Others blame the red tape involved in acquiring the necessary permissions to make small modifications to buildings, which leads frustrated residents to seek local contractors to make renovations without the advice of a structural engineer. “The focus of the civic authorities is not on safety but on checking who is making a small modification to the structure, so that they can pressure the person to pay a bribe,” said Rahul Srivastava, the other co-founder of URBZ.
Meanwhile, the scale of the problem remains unclear. According to a pre-monsoon survey carried out by Mumbai’s municipal corporation, there are 959 dilapidated buildings in the city that house 100,000 people. However, real estate experts say that this figure is probably an underestimation.
“According to the Maharashtra Housing and Area Development Authority, there are over 16,000 buildings which were built before 1940, so to say only about 1,000 buildings in the whole city are dilapidated is a bit of a stretch,” said Mahesh Khalap, associate director of strategic consulting at Jones Lang LaSalle India, a real estate research firm.
In a desperate measure preceding this year’s monsoon, the city’s civic chief, Sitaram Kunte, said residents of buildings that were declared dilapidated by the city authority had until June 15 to evacuate. If the residents did not move out by then, he said, the authorities would resort to extreme measures, like cutting off the electricity and water supply. According to Section 354 of the Mumbai Municipal Act, the civic administration has the authority to compulsorily evict residents from dilapidated buildings.
In many cases, residents are unwilling to move out of buildings deemed dangerous as they fear that they will lose their homes to bureaucratic delays in reconstruction. On the day of the deadline, 5,000 people protested against eviction notices, saying that they had not received the permission to repair their building privately.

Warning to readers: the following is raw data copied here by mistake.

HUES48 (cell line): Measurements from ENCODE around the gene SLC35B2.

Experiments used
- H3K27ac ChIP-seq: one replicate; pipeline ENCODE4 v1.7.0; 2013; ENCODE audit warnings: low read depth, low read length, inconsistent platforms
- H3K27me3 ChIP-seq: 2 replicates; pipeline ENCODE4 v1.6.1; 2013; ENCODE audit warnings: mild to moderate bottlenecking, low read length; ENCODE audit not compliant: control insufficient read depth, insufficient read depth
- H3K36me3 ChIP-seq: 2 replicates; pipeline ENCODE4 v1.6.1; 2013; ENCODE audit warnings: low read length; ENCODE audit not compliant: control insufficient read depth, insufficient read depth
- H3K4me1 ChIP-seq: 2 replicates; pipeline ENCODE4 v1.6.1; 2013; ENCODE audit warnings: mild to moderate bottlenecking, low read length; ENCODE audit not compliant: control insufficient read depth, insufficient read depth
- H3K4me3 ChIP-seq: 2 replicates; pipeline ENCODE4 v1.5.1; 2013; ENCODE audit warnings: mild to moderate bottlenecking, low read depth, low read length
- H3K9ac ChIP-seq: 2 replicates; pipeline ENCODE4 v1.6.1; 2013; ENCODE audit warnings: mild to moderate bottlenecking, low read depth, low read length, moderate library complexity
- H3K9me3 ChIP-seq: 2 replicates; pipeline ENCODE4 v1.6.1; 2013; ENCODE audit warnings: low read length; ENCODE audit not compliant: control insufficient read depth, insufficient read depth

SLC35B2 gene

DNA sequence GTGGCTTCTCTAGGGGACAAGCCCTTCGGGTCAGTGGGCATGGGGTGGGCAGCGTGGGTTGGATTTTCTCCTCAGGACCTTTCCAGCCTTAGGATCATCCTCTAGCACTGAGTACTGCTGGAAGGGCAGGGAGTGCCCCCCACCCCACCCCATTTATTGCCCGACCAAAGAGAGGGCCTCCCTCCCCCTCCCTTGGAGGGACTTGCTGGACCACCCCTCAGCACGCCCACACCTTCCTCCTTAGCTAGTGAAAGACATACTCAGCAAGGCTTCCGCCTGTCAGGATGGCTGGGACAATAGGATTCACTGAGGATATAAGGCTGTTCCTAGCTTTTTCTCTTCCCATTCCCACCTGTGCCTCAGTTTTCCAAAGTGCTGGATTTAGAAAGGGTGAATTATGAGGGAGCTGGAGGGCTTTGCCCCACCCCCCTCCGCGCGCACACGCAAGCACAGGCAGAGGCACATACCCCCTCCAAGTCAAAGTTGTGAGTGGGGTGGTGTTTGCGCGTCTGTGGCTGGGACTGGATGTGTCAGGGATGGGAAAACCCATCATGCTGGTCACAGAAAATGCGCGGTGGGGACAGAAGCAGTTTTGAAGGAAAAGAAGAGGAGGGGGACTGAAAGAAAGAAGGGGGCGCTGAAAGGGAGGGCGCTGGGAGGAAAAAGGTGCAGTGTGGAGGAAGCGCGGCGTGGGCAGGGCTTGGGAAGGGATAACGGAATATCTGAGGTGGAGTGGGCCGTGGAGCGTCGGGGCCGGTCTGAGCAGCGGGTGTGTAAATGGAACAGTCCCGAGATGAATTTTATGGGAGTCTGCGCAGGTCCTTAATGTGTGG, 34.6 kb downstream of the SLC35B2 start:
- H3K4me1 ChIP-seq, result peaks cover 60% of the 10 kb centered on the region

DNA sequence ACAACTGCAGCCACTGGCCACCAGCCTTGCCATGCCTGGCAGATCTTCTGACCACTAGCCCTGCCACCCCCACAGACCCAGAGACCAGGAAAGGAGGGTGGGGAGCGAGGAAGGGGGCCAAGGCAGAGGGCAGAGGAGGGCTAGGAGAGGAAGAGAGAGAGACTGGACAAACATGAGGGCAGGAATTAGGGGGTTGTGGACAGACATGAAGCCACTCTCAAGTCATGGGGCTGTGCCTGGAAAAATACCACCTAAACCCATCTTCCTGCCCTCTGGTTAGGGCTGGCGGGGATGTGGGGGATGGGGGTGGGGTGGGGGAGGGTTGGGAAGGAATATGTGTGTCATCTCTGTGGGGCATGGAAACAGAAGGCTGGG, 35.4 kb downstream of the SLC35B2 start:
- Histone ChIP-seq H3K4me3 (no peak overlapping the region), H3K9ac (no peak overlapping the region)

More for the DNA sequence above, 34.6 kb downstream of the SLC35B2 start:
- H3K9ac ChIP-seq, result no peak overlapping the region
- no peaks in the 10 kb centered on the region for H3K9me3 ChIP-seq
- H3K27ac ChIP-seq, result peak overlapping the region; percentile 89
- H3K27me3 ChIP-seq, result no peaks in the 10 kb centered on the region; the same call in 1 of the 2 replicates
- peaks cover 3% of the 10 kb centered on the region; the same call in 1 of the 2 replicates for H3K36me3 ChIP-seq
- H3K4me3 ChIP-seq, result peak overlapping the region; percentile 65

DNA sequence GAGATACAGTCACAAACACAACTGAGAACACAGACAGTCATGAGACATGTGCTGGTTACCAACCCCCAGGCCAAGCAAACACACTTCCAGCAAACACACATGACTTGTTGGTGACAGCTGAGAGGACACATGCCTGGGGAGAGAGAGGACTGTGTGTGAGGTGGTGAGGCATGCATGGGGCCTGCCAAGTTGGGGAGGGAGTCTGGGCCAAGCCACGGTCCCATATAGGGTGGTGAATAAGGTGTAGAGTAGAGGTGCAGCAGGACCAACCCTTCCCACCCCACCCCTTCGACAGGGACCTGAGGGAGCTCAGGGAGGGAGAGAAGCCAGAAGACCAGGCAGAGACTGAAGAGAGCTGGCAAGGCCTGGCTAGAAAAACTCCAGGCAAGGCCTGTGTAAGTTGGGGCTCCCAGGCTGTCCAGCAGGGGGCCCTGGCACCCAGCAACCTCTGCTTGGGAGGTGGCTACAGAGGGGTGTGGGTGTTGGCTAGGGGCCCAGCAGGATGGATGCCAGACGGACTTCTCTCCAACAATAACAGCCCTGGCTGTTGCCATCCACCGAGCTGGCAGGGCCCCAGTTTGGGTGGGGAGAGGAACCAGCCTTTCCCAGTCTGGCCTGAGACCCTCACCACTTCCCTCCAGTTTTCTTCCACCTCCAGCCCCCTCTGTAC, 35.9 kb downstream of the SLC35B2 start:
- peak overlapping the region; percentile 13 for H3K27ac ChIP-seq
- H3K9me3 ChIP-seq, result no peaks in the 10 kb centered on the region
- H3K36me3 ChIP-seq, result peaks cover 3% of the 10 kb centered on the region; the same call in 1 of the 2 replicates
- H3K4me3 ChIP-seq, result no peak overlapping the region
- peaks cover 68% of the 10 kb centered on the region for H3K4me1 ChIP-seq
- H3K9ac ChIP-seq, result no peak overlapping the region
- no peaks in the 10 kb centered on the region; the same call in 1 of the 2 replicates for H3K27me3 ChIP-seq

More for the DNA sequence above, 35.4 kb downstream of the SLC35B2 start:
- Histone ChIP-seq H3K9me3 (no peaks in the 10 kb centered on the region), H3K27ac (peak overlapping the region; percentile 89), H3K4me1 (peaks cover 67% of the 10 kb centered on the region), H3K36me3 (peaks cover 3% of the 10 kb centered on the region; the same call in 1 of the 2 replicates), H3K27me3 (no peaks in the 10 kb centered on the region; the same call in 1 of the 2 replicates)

“We face opposition in almost every building we try to evacuate,” said Mr. Sawant. “We tell them that there is a threat to their lives, and we tell them to look at cases like Mahim.”
Of the 78 dilapidated buildings owned by the city’s municipal civic body as listed in the pre-monsoon survey, 40 have been evacuated since April, he said.
In some cases, the residents of these buildings have no choice but to leave immediately for their own safety. On June 12, residents of the 33-year-old Raj Vaibhav apartments in Borivali had to abandon their homes in an emergency evacuation as cracks in the building surfaced overnight.
After the collapse of Altaf Mansion, the civic body announced on June 13 a 30-day deadline to all housing societies of buildings that are older than 30 years to carry out a structural audit. However, the civic body has yet to set up teams to inspect these buildings and decide on the penalty for buildings that fail to carry out the structural audit.
“The principle is in the right spirit, but the operational components are very difficult as the budgetary strength and the manpower of the authorities is limited,” said Mr. Khalap of Jones Lang LaSalle India.
The city has tried to impose structural audits after accidents in the past, but with limited success. The former civic chief K.C. Shrivastav recommended a structural audit after the collapse of the Govind Towers in the northern suburb of Bandra in August 1998 left 36 dead. Then in 2007, after the collapse of a Borivali building killed 30 people, the provision for a structural audit for buildings older than 15 years was approved by the legislature, but it has yet to be enforced.
Such inspections often meet resistance because residents are suspicious of the city government’s motives. “The structural audit could be seen as a way to open more land for policies of redevelopment being so vociferously being promoted by the developers and government,” said Rohan Shivkumar, architect and deputy director at the Kamla Raheja Vidyanidhi Institute for Architecture and Environmental Studies in Mumbai.
“Often, disasters are used as excuses to open newer areas for the forces of the open market without any concern for local communities and history,” he said. “Redevelopment in this mode merely would perhaps add to the burden on infrastructure without augmenting it.”